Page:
Some people even do an entire WHOIS database download – securing hundreds of millions of domain name statistics and other relevant information. This gives them access to all of this helpful information at a moment’s notice.
What WHOIS Cannot Be Used For
One activity you absolutely cannot use WHOIS for is for marketing or spam purposes. ICANN is explicit about this. Anyone who breaks this rule could be prosecuted.
Of course, following through with prosecution is often easier said than done.
As Victor Algaze found out, plenty of people and companies are willing to overlook these penalties and contact people who leave their information public. It turns out that enforcing these laws is actually very difficult. Algaze wanted to see what would happen if “his information” was available to the public through a directory (he provided fake data), so he registered a domain and left this information available to the public. It didn’t take long before all kinds of businesses were contacting him, offering their services.
Note: When registering a domain, you have to provide accurate contact information. Otherwise, you, too, could face penalties.
This onslaught of messages from businesses is why most registrants offer a cloaking service (or include it) to their clients that will keep their information safe.
Domain Privacy and the WHOIS Database
That brings us to one of the most common topics associated with WHOIS directories, which is that of security.
If you’ve never registered a domain before, this subject is of critical importance. Those who don’t understand it risk making an extremely costly mistake – attracting all kinds of unwanted attention from every corner of the World Wide Web. Among others, this commonly includes spammers and identity thieves.
Remember, Alvarez used fake information. So, once his experiment was over, he was safe again. If you make the mistake of allowing the public to offer your data, it might be very difficult to put that genie back in the bottle.
To make matters worse, there are even some services out there that identify when new domains are registered and then disseminate this information to their clients, who immediately begin contacting these individuals and companies – again, despite the aforementioned penalties.
How to Keep Yourself Safe
Fortunately, as we touched on earlier, you don’t have to be a victim just because you want a website.
Instead, you just need to leverage a WHOIS privacy service that will actually treat the registrar into a sort-of proxy for you. So, the WHOIS directory will actually display the registrar’s contact information, keeping yours safe from undesirable eyes.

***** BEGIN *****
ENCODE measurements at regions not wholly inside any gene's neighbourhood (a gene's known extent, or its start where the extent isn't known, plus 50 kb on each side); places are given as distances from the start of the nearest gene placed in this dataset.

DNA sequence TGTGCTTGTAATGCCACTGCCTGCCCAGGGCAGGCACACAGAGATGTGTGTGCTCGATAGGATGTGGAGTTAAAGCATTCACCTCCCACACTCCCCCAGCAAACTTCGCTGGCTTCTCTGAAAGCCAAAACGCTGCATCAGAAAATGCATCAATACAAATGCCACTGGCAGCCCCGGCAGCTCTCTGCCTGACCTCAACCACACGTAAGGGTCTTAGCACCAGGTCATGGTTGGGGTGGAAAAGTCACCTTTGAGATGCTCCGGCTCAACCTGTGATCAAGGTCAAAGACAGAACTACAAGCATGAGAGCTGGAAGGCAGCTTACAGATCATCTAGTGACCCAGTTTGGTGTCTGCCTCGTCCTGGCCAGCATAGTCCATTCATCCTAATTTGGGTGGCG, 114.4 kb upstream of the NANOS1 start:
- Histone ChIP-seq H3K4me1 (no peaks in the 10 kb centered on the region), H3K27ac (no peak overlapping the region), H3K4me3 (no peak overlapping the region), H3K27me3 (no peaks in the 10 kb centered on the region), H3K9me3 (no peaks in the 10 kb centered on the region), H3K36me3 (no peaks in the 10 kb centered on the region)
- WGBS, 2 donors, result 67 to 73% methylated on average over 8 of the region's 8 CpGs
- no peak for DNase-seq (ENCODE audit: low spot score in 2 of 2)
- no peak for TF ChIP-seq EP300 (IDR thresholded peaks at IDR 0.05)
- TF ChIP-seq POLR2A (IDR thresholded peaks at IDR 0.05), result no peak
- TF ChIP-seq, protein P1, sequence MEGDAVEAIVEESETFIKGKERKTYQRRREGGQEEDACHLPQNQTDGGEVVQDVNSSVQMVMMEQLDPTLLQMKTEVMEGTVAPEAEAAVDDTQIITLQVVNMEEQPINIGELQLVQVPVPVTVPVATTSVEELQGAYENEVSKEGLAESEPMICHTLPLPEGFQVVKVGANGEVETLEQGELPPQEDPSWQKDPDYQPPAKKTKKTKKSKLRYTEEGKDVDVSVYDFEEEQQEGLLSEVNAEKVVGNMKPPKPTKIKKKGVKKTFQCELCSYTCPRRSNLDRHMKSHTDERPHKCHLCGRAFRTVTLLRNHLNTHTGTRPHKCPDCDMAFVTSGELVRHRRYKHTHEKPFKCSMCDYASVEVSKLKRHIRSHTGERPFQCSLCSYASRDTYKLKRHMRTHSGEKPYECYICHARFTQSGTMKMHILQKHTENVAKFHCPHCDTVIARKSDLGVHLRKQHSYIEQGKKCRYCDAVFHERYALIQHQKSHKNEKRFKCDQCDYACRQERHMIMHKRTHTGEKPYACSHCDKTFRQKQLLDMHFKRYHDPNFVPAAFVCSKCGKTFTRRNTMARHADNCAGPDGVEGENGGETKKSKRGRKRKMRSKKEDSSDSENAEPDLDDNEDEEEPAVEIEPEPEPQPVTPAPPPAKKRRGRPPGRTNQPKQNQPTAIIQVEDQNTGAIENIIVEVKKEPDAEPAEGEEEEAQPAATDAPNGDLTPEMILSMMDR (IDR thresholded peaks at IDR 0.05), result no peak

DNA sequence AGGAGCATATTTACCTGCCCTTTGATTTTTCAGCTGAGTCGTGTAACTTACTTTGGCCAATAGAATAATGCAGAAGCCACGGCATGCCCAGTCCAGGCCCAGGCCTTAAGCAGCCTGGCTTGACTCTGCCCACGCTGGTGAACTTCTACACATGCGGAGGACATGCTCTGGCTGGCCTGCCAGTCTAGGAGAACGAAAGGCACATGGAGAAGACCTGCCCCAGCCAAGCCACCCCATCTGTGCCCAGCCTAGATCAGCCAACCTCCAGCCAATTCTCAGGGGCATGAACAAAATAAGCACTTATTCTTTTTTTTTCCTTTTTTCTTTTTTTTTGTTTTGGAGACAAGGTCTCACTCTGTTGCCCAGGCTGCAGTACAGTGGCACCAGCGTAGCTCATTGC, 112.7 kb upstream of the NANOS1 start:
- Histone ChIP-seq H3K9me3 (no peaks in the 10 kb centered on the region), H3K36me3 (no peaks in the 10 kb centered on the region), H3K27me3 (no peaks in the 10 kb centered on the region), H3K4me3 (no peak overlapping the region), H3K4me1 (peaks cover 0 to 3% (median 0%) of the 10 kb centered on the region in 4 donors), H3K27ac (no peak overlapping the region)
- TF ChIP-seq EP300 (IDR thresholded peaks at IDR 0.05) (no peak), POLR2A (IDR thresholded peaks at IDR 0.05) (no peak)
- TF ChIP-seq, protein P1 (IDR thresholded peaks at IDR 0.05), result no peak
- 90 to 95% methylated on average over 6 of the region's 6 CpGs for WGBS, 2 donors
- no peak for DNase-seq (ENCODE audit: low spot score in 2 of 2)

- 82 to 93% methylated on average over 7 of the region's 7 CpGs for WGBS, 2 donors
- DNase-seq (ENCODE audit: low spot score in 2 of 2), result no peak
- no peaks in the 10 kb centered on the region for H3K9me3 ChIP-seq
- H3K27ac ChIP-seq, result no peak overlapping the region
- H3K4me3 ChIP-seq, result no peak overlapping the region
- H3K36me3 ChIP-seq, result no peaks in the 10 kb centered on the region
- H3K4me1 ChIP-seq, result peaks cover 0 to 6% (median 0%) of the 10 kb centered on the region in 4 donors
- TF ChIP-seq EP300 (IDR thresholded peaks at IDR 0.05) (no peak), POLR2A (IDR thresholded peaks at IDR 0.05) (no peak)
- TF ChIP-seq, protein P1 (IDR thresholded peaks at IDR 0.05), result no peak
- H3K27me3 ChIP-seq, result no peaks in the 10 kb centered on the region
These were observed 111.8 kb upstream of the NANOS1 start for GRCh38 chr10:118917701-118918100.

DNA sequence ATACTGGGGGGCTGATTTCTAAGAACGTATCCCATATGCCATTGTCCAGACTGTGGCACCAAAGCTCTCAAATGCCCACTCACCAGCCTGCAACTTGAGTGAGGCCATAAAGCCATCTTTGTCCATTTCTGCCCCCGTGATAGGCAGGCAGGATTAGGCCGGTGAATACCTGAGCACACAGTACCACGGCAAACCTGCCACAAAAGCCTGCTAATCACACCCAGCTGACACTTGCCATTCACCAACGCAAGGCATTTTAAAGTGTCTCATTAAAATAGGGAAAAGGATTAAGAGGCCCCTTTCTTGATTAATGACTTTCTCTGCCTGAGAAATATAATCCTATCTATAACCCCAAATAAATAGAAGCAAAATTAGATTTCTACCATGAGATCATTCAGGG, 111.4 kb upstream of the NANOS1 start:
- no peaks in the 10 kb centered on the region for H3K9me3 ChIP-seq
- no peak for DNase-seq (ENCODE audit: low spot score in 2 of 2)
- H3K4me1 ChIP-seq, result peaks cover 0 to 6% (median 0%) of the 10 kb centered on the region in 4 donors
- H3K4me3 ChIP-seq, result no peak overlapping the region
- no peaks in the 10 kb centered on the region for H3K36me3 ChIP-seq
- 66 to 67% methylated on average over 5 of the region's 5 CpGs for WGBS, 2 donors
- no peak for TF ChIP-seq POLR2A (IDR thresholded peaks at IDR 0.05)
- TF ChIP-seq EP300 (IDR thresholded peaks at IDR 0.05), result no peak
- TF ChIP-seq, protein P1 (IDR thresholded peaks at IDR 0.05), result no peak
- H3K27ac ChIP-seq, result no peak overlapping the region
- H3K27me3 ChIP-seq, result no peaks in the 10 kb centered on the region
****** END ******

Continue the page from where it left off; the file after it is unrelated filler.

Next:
Again, most registrars now offer some kind of service like this. For example, GoDaddy refers to it as their Private Registration service. They’re far from the only ones, though.
Ideally, you want to implement this defense before you register your domain. This will keep your information from ever entering a WHOIS directory or being indexed by Google and other search engines.
Still, if you don’t already have this service in place, it’s never too late. Contact your registrant or switch to one that offers this kind of protection.
How to Contact Someone with Proxy Information
Recall from earlier that one of the main reasons people use WHOIS directories is because they are interested in buying a domain. They’ve found one they like, but just like with buying a house or building, they need to get in contact with the owner to negotiate.
Unlike with a house or building, it’s not always easy to do this with a domain.
That’s where the WHOIS database is extremely helpful.
However, as we just covered, the contact information often lists a proxy – not the actual owner. In that case, you need to contact the registrar – which will be listed in the directory. A lot of times, you can simply enter the domain you want into their “domain checker” tool and, upon discovering it’s taken, they’ll offer you the option to contact the owner on your behalf.
Interested in Conducting a WHOIS Lookup?
If you’re in the market for one of the common purposes people use the WHOIS directory that we mentioned above, you’ve come to the right place.
In fact, Domain Name Stat does more than just offer you access to this powerful directory. You can also use our site for domain stats and even leverage our Internet statistic API if you have especially unique purposes.
We also break down each Internet statistic point by:
- TLD Type
- Country of the Registrant
We also offer custom reports.
If you need anything else or have any questions about our services, our team is here to help and will respond within 24 hours.Read the other articles